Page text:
In the process of re-tiling my walk-in shower, I removed the old
drywall about 6 feet up the wall (that's as far up as the old tile
extended) and replaced it with DuRock cement board. I've got the tile
all set, except for the top 2 or 3 rows. I'm wondering how to seal
that 1/8" gap between the top of the new DuRock and the bottom of the
old drywall. There's not only a gap between them, but they are also
slightly different thicknesses. So, if I wanted to use slightly taller
bullnose tiles for the very top row, which would extend them past that
joint, the tiles wouldn't set flush because of the differences in
thicknesses of the drywall & DuRock. Should I put an extra thick layer
of Mastic in and around the joint and feather it out like you do with
drywall joint compound, let it dry and try to sand it to smooth it out?
Or maybe just use drywall compound itself and Mastic over it once it's
dried and sanded?
So you'll have tiles only up to six feet? I would go all the way up to (
and tile also) the ceiling. Wondering how high is your shower head. The
pipe on mine comes out of the wall at 6' 6" and nobody in the family is
Anyway, don't you think that moisture will get to the area left with
Sheetrock and without tiles?
The different thickness between sheet rock and durock and that 1/8" gap
are the consequence of poor design in my view. No offense meant, but I
would reconsider those choices.
My shower head also comes out of the wall at about the 6'6" mark. But
the original tiles only go up to about 6', and the original drywall
above it has never had a problem with moisture. It has several coats
of oil-based enamel and that's kept it sealed well.
I don't want to run the tiles all the way up because based on the
shower's FIRST 40 plus years of service it just isn't necessary. I
live in the dry desert Southwest.....maybe that's a factor in moisture
not lingering on the drywall above the tile line.
But back to my original question......what would be the best way to
smooth out the joint between the original drywall and the new
I did a similar project in my house, though the durock and the
sheetrock were the same thickness. A detail you left out: which one is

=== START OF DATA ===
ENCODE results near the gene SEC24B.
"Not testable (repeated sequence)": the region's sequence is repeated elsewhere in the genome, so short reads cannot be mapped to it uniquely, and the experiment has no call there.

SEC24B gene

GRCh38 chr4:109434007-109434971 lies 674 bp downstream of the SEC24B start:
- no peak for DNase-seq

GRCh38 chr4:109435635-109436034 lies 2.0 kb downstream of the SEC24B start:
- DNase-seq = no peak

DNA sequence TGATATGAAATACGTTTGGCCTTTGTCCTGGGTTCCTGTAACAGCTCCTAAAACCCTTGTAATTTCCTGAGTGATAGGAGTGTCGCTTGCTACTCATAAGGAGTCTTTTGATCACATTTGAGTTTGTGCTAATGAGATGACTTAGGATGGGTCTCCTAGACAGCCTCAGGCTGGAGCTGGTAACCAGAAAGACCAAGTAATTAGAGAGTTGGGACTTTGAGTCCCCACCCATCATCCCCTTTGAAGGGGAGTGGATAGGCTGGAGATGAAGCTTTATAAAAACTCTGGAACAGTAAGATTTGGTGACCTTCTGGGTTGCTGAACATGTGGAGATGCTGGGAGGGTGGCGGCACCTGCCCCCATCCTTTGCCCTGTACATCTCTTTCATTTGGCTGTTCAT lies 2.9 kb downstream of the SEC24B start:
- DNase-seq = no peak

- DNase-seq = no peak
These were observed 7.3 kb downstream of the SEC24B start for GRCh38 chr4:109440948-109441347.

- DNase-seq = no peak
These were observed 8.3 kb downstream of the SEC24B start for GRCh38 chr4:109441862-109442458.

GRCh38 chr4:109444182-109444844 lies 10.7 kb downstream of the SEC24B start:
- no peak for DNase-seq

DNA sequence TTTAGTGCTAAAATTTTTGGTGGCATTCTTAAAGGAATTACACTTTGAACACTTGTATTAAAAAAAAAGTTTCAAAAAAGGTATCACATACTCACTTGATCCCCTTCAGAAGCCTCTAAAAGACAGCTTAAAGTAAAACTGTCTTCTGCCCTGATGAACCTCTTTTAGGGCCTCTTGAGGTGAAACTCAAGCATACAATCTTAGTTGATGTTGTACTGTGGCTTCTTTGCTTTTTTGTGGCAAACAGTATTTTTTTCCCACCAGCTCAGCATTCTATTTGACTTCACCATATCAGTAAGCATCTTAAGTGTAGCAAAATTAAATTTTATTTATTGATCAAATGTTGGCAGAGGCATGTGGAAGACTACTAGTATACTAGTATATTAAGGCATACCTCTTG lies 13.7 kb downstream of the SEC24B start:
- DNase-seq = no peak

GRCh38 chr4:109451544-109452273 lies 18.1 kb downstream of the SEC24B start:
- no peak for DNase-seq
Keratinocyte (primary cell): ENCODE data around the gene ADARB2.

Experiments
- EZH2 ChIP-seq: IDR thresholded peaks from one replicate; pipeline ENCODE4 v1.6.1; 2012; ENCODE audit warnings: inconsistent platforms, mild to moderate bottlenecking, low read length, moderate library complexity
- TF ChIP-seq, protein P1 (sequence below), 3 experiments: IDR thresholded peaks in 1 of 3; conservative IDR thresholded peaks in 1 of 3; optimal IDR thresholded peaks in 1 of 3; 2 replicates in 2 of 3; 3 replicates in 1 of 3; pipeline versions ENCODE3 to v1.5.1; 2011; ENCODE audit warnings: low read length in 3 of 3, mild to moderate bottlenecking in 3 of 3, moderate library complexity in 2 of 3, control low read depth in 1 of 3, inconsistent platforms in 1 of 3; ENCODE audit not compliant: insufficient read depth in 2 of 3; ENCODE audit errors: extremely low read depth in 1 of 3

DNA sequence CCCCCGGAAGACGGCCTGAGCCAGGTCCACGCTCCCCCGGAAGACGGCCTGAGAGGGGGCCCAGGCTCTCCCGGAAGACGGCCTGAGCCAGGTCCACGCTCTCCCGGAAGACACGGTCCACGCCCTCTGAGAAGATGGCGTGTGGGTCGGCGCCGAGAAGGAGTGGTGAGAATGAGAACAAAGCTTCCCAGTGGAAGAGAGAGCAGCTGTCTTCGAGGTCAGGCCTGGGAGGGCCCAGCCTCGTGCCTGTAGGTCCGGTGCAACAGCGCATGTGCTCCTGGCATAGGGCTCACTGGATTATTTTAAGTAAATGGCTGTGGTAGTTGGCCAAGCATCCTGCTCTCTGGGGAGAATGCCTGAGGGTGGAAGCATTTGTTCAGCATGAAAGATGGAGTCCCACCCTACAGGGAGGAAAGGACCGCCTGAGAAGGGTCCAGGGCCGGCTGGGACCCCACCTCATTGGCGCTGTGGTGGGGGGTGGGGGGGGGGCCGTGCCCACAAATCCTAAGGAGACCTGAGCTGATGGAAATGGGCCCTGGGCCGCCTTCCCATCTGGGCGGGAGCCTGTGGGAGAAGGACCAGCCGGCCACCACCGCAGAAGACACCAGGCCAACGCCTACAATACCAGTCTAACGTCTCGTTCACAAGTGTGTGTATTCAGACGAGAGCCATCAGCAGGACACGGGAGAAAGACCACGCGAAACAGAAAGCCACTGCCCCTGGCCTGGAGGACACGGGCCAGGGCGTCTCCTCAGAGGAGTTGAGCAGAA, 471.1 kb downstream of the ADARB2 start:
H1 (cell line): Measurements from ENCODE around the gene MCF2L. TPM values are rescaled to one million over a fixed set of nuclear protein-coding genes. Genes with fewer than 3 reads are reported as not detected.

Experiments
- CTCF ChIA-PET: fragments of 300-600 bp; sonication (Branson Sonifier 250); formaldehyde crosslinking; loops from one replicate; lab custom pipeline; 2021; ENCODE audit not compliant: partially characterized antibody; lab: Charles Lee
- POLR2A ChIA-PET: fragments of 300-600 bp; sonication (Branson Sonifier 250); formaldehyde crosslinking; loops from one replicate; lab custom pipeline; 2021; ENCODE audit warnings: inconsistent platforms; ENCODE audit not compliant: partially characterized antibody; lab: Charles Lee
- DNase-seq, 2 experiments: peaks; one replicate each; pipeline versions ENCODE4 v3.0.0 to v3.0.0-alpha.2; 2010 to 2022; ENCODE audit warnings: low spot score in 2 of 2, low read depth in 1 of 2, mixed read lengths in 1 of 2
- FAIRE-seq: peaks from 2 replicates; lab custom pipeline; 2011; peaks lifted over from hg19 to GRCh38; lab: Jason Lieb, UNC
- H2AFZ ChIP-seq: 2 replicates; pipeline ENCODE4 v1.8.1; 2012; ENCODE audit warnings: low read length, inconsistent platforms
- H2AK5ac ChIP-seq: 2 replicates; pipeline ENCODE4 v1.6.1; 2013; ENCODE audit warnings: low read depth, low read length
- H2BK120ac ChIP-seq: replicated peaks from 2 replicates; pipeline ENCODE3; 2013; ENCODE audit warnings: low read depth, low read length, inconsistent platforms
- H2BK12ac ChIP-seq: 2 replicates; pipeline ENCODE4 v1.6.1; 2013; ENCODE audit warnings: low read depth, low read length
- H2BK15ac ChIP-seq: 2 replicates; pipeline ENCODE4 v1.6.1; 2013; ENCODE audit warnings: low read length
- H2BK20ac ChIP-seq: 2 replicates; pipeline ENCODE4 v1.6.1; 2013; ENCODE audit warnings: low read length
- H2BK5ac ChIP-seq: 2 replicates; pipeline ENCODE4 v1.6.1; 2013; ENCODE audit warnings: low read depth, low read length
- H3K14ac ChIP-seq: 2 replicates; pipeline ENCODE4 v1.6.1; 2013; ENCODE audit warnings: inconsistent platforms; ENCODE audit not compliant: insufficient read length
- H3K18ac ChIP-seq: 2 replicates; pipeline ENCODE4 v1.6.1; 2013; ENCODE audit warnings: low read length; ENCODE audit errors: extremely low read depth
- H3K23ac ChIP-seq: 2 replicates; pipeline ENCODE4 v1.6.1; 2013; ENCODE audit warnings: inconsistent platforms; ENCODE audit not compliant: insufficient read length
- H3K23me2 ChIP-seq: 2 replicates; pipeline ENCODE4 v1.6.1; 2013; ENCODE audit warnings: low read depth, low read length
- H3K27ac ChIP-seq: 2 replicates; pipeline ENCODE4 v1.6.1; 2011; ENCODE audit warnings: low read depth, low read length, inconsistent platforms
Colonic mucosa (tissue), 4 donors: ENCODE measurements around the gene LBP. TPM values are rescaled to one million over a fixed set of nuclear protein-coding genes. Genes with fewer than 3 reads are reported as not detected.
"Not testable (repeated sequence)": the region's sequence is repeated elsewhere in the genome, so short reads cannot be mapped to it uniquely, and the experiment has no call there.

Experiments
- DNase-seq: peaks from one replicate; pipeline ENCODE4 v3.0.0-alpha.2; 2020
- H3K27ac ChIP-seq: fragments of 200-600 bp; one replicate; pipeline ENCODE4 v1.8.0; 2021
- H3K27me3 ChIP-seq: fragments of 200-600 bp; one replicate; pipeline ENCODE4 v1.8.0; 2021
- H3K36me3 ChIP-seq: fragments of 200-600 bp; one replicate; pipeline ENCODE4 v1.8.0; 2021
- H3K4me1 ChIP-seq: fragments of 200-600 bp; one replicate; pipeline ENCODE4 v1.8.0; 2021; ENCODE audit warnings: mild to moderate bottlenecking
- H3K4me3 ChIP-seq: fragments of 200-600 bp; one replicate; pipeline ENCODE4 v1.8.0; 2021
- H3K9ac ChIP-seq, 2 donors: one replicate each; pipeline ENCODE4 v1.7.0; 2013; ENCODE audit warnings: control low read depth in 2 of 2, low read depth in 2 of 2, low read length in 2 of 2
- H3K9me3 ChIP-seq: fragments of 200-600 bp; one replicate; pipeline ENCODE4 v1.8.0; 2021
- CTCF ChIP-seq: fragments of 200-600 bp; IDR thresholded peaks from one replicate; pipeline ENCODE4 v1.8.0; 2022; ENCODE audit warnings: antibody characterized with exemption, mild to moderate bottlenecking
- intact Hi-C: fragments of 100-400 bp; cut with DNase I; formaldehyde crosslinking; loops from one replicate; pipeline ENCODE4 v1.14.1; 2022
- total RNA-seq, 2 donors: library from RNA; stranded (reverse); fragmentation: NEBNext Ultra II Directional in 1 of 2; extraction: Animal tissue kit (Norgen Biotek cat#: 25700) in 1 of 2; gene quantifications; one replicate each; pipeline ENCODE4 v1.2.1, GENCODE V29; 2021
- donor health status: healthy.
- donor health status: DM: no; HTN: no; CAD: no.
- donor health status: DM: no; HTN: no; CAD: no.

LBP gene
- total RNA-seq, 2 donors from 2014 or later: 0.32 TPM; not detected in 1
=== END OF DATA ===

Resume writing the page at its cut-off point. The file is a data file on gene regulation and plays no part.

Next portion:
thicker in your bathroom? If the durock is thicker, I guess I'd just
keep tiling up and use some extra mastic behind the tiles at the top,
and then seal off the top of the mastic with grout-colored caulk. If
the sheetrock is thicker, then I am not so sure.
You should have taken this into account before you started. Ya think?
Tile up *to* the sheetrock with a piece of surface bullnose without
attempting to overlap it. Run a bead of silicone. Makin' the best of a
if you have a 1/16 gap, i would use a trowel to apply the glue on the
drywall with notches 1/16 less deep than the trowel you used on the cement
board so the glue surface is the same, and put the top layer of tile so it
overlaps the drywall. bead of caulk to seal the top edge when done.
feather it out >> like you do with drywall joint compound, let it dry and try to
sand it to smooth it out?
If the drywall is 1/16" thicker then the durock just sand the drywall
down a bit with a palm sander to even out the transition. Apply some
mastic to the joint and lay some mesh tape over that to make a stronger
joint. Smooth a bit more mastic over the tape and let it dry.
Just decide before hand how far up you want the tile to go over the
existing drywall, a couple of inches maybe is enough. If you go to far
with the sander you will have to cover that up with paint or drywall
compound if it is bad.
This isn't nearly as bad as everyone is making it out to be.
IMHO It's a shitty idea. He'll see. He deserves the mess it will be
anyway. He had to have seen the potential problem before he started and
chose to ignore it.
Simple way is to do as I said. Which he could have planned for. Cut a
bullnose tile to fit up to the transition and forget about lapping it.
The OP's a moron.
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